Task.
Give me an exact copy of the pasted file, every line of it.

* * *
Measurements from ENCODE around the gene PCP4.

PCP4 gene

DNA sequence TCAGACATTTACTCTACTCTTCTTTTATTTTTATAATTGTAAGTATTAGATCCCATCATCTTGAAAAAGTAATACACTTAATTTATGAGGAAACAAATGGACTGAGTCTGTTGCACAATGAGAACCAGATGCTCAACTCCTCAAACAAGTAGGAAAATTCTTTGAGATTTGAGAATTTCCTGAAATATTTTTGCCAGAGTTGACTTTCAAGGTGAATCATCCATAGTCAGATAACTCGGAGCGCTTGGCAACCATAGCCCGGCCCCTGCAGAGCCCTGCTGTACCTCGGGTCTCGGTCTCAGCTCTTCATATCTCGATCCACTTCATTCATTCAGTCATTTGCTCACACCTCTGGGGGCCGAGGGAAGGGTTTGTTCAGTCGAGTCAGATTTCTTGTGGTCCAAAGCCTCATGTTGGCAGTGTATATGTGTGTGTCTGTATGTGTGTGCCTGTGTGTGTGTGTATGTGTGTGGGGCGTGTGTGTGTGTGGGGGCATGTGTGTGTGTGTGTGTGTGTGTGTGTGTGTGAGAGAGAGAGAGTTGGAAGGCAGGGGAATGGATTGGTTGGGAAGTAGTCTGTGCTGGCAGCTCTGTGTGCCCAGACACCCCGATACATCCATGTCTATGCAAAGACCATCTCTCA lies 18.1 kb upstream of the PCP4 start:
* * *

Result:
Measurements from ENCODE around the gene PCP4.

PCP4 gene

DNA sequence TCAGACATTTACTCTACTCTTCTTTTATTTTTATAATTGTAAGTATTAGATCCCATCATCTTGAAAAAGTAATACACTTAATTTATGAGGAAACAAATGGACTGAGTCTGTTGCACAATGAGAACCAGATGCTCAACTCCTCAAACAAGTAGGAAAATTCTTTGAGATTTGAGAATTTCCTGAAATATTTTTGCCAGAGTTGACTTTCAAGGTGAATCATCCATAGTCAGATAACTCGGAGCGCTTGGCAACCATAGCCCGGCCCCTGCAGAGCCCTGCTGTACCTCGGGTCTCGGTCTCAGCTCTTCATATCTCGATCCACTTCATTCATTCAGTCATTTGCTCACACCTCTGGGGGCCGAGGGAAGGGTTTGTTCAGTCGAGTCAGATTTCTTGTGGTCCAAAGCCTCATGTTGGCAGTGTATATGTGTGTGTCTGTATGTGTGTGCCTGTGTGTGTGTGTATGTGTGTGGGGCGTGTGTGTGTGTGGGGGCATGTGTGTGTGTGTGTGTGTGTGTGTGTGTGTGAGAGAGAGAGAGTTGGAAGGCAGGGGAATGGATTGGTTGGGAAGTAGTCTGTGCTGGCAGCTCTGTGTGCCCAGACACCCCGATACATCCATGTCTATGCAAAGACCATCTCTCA lies 18.1 kb upstream of the PCP4 start: